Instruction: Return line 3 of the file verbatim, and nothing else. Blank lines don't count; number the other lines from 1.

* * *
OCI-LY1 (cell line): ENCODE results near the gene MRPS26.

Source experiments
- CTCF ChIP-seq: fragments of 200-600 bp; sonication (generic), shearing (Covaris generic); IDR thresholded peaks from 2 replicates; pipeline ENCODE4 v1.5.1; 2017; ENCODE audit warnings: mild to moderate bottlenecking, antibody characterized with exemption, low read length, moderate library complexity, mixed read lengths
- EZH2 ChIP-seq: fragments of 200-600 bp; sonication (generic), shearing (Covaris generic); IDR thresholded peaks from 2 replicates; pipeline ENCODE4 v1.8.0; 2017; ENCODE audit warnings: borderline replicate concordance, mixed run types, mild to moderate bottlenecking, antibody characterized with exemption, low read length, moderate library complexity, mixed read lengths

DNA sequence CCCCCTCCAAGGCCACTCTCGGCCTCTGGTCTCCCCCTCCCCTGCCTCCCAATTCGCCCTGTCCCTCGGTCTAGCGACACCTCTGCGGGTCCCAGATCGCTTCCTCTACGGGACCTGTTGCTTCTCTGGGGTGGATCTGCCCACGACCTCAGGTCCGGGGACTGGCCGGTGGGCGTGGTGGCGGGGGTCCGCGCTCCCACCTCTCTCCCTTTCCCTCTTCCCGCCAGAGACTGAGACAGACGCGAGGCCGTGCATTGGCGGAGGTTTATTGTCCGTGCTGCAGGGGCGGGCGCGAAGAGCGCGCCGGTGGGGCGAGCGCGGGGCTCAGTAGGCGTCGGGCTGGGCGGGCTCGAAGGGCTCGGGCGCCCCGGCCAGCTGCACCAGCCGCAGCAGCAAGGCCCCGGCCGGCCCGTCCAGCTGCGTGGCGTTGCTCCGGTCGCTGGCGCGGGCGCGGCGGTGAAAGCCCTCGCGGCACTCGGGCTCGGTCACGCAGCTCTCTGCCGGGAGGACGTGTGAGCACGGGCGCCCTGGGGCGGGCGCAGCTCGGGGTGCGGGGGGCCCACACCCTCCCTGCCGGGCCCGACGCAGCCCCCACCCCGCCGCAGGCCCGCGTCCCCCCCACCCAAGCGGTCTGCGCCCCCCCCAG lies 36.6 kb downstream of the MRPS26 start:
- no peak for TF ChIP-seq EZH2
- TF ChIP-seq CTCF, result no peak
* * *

- CTCF ChIP-seq: fragments of 200-600 bp; sonication (generic), shearing (Covaris generic); IDR thresholded peaks from 2 replicates; pipeline ENCODE4 v1.5.1; 2017; ENCODE audit warnings: mild to moderate bottlenecking, antibody characterized with exemption, low read length, moderate library complexity, mixed read lengths